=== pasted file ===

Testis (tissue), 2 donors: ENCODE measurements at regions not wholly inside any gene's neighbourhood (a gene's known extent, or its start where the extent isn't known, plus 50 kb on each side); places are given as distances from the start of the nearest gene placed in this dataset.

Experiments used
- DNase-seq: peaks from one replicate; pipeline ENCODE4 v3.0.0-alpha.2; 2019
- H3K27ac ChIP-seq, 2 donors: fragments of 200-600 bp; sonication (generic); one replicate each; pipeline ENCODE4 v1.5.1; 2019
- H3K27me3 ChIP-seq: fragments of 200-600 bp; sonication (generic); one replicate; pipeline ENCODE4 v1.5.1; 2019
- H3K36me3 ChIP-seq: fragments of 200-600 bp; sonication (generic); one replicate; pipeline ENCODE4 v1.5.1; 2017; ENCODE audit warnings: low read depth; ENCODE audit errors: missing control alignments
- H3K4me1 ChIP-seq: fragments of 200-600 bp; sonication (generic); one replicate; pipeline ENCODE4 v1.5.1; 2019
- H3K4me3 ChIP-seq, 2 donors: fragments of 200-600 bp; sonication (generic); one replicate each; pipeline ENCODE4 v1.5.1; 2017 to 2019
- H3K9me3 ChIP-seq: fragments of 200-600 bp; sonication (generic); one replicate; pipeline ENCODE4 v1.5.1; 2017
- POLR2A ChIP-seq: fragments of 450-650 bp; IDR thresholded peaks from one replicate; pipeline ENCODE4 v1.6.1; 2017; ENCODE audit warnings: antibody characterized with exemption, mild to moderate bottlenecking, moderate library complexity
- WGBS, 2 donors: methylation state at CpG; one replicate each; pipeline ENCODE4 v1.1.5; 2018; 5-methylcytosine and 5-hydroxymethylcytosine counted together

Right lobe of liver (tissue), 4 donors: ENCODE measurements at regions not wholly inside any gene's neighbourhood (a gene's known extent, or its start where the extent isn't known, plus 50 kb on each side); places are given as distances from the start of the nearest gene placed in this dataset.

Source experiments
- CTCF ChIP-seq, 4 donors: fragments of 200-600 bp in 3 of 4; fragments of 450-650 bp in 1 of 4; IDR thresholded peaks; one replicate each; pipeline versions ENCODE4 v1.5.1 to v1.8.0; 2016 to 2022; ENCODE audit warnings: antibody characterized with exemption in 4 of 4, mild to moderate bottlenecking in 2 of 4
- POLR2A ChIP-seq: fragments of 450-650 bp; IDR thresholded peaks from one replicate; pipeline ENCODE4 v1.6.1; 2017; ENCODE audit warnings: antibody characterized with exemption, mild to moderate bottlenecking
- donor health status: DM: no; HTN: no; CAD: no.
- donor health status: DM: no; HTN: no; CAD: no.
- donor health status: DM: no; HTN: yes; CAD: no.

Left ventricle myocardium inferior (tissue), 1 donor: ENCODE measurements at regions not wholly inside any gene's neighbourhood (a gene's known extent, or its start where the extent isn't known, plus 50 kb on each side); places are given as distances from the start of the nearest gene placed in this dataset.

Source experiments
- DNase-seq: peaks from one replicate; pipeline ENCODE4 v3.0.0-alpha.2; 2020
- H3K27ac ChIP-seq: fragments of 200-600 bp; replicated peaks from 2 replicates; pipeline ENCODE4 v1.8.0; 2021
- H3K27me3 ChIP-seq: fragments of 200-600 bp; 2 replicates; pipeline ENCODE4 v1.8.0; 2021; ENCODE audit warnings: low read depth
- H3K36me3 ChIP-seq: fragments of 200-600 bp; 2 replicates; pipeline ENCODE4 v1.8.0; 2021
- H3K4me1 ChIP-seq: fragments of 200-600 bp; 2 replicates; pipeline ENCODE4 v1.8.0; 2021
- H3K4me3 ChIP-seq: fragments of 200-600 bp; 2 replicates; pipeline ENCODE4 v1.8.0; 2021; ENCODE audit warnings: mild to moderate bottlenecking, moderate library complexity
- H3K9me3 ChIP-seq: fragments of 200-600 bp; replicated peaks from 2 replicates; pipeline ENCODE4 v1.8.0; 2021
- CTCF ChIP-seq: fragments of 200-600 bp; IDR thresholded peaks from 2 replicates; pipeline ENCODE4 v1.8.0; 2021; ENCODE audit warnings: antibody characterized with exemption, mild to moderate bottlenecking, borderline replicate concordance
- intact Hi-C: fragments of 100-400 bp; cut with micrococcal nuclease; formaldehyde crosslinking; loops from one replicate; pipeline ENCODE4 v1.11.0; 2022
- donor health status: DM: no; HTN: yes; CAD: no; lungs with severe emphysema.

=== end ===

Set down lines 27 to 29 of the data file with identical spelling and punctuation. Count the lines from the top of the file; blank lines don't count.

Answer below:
- H3K9me3 ChIP-seq: fragments of 200-600 bp; replicated peaks from 2 replicates; pipeline ENCODE4 v1.8.0; 2021
- CTCF ChIP-seq: fragments of 200-600 bp; IDR thresholded peaks from 2 replicates; pipeline ENCODE4 v1.8.0; 2021; ENCODE audit warnings: antibody characterized with exemption, mild to moderate bottlenecking, borderline replicate concordance
- intact Hi-C: fragments of 100-400 bp; cut with micrococcal nuclease; formaldehyde crosslinking; loops from one replicate; pipeline ENCODE4 v1.11.0; 2022